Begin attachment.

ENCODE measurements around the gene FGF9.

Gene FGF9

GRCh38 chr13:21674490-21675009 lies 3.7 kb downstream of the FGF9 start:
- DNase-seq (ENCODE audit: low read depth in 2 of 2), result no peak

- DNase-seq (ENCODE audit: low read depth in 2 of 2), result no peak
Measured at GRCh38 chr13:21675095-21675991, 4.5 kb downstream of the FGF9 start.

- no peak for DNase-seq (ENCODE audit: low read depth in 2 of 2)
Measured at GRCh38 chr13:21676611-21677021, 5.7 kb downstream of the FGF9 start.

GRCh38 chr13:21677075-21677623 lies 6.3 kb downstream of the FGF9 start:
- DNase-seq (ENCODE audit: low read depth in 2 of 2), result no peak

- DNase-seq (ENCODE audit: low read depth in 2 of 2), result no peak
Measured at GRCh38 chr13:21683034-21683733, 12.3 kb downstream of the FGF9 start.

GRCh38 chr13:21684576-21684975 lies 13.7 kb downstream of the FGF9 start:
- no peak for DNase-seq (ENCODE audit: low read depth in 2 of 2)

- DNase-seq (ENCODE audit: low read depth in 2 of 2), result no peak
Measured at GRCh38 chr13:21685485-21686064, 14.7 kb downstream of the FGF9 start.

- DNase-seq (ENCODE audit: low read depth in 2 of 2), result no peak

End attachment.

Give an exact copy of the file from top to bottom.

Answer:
ENCODE measurements around the gene FGF9.

Gene FGF9

GRCh38 chr13:21674490-21675009 lies 3.7 kb downstream of the FGF9 start:
- DNase-seq (ENCODE audit: low read depth in 2 of 2), result no peak

- DNase-seq (ENCODE audit: low read depth in 2 of 2), result no peak
Measured at GRCh38 chr13:21675095-21675991, 4.5 kb downstream of the FGF9 start.

- no peak for DNase-seq (ENCODE audit: low read depth in 2 of 2)
Measured at GRCh38 chr13:21676611-21677021, 5.7 kb downstream of the FGF9 start.

GRCh38 chr13:21677075-21677623 lies 6.3 kb downstream of the FGF9 start:
- DNase-seq (ENCODE audit: low read depth in 2 of 2), result no peak

- DNase-seq (ENCODE audit: low read depth in 2 of 2), result no peak
Measured at GRCh38 chr13:21683034-21683733, 12.3 kb downstream of the FGF9 start.

GRCh38 chr13:21684576-21684975 lies 13.7 kb downstream of the FGF9 start:
- no peak for DNase-seq (ENCODE audit: low read depth in 2 of 2)

- DNase-seq (ENCODE audit: low read depth in 2 of 2), result no peak
Measured at GRCh38 chr13:21685485-21686064, 14.7 kb downstream of the FGF9 start.

- DNase-seq (ENCODE audit: low read depth in 2 of 2), result no peak